Oscar Isaac - Ex Machina: Oscar Isaac has had a few missteps in recent years, most notably in the dishonestly titled A Most Violent Year. But in Ex Machina we see Isaac at his very best. His mad scientist character is part Zuckerberg, part Dr. Frankenstien, and all manipulative asshole. Isaac creates a three dimensional character where other, lesser actors would have simply taken the easy route and played a villain. Isaac at his best is a joy to behold…I hope we see more of him.
And the winner is…CHRISTIAN BALE - THE BIG SHORT : Bale's performance is so fastidious yet vibrant that you can't take your eyes off of him. Bale may be a big movie star, and an Oscar winner…but now as a Mickey winner, he has truly arrived among the elite. Congratulations Christian!!
Michael Fassbender - Steve Jobs: Fassbender is one of the great actors working in film today. His meticulous and detailed performance in Steve Jobs is an amazing achievement. Fassbender's mastery of the Sorkian dialogue, and his specific character work create a truly outstanding and original masterpiece.
Abraham Atta - Beasts of No Nation: Abraham Atta is the lead actor who drives the entirety of the narrative in Beasts of No Nation. Previously unknown, Atta brings an undeniable charisma and dynamism to his work that fills the screen and is impossible to ignore.
Ryan Gosling- The Big Short: Gosling has been floundering around for a few years in some less than stellar movies. In The Big Short he finally hits his stride and gives a thoroughly potent and engaging performance. Gosling is feverishly funny as the narrator who drives the narrative forward.
Domnhall Gleeson - Ex Machina: Gleeson's performance in Ex Machina was overlooked by the lesser Academy Awards, but The Mickey's are not influenced by those wind bags. Gleeson is stellar in Ex Machina, bringing a damaged and genuine humanity to his role. Gleeson is one of the most interesting young actors working in film today.
Michael Keaton - Spotlight: It bring me great joy to see Michael Keaton back in the mix following his Mickey ward last year for Best Actor. This years performance is a different type of performance…quieter and simpler in many ways, but requiring a deep command of skill and craft. Keaton is back in the game, and his second straight Mickey nomination is a testament to his undeniable talent.
And the winner is…MICHAEL FASSBENDER - STEVE JOBS: Fassbender's performance in Steve Jobs cannot be overstated. It was a Herculean task to overcome the degree of difficulty in Sokrin's script, and create a believable and viable Steve Jobs to carry what is really a stage play on camera for two hours. Mr. Fassbender, a tip of the cap and I raise a toast to you with our milk shakes from Fatburger…SLAINTE!!!
Saoirse Ronan - Brooklyn : Saoirse Ronan has the rare ability to dramatically fill a screen without the slightest need for dialogue. She has what all actors crave...presence. Her work in Brooklyn far exceeds the film itself, but it is a testament to her talent that you cannot take your eyes off of her every second she is on screen.
Brie Larson - Room: Larson won the Oscar this year, which is good, but is nothing compared to even getting nominated for a Mickey award. She can now rest easy knowing that her work has been acknowledged by the premier award on the planet. Brie Larson has a really mesmerizing screen presence. She has an allure and a power about her that the camera loves. I hope she gets even better roles going forward, her talent deserves it.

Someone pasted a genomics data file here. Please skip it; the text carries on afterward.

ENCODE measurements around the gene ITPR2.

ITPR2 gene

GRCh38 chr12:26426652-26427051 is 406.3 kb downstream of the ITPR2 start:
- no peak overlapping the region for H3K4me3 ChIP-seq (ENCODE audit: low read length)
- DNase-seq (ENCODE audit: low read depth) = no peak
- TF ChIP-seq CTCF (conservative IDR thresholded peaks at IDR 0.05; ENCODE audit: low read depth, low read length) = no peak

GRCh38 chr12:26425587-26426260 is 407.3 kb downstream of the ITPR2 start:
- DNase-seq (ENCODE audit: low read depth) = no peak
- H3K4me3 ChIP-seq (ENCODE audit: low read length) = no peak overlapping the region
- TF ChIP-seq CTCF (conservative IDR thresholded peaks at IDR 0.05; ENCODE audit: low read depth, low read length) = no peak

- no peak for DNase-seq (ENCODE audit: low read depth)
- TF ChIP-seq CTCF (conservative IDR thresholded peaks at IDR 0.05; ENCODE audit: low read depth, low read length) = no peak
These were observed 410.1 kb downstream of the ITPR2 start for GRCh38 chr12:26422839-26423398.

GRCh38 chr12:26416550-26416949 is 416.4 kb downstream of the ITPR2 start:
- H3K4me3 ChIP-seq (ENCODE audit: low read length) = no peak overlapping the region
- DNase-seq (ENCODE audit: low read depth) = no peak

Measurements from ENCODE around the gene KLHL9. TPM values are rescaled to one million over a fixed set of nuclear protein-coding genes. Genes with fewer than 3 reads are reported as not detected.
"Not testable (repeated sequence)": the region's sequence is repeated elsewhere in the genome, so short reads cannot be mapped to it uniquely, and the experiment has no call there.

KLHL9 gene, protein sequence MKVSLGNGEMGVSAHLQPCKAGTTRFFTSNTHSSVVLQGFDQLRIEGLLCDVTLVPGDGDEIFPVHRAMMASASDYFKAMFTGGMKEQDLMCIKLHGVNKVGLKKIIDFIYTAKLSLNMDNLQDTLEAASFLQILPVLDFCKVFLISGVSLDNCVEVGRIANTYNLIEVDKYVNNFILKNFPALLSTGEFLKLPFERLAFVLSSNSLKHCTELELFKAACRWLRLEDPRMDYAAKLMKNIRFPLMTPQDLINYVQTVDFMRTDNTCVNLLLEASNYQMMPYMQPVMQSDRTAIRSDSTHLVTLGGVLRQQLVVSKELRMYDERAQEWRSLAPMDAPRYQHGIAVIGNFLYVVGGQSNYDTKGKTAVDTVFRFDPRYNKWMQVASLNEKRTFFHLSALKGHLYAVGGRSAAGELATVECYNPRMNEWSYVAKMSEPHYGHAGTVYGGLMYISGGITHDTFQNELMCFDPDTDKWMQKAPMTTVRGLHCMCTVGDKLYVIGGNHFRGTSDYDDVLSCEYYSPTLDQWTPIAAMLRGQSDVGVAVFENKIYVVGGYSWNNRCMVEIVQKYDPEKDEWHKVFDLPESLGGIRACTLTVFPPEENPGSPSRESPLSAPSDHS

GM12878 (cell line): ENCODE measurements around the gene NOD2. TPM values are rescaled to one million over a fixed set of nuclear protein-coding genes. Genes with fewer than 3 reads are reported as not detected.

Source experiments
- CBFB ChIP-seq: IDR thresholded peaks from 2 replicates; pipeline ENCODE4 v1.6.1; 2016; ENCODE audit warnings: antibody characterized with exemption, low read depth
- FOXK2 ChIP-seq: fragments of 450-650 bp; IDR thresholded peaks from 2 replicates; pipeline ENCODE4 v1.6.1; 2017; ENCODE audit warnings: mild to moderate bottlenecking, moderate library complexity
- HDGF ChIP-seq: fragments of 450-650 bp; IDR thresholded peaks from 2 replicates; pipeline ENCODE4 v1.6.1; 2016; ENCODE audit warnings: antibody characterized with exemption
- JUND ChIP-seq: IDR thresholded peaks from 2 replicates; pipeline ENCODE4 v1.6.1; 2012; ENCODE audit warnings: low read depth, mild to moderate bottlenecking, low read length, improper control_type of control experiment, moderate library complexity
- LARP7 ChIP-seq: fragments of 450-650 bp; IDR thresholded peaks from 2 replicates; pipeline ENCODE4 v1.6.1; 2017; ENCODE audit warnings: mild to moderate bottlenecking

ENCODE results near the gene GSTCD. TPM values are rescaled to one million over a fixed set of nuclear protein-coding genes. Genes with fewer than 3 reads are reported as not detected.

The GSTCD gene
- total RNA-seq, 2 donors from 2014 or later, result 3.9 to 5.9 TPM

Emily Blunt - Sicario: I had no idea Emily Blunt could be as good as she is in Sicario. Her work is so good, so layered, so specific that it is undeniably captivating. Blunt has a powerfully vibrant humanity that illuminates every scene she inhabits in Sicario.
Alicia Vikander - The Danish Girl: Ms. Vikander is certainly having quite a year, a double Mickey nominee for her work in Ex Machina and now in The Danish Girl. Much like last years The Theory of Everything, the female lead in The Danish Girl is really the straw that stirs the drink of the film, and not the more "showy" performance by lead actor Eddie Redmayne. Vikander's double Mickey nomination (and one win) is a testament to her ability…the sky is the limit for her.
And the winner is…EMILY BLUNT - SICARIO: Blunt was overlooked by other awards, but the Mickey's recognize work of true genius. Emily Blunt goes all in, and gives everything she has in Sicario, and it is more than enough. Congratulations Ms. Blunt, and to answer your question, yes, your husband who I will only address as "that guy from The Office", is allowed to attend your Mickey's Award dinner at Fatburger, but he has to pay his own way.
The Big Short - A star-studded and stellar cast do spectacular work bringing the sometimes dry topic of finance to a wider audience by being funny, dramatic and genuine.
Spotlight - As professionally acted a film as I saw all year. Even the smaller roles, like the actors playing abuse victims recalling their victimization, were flawless. A film full of tight and taut performances across the board.
Beasts of No Nation - A cast of newcomers do truly dynamic work in this vivid glimpse into the madness at the heart of an African civil war. Idris Elba gives a staggeringly good job in a supporting role and Abraham Atta is stunning in his debut role.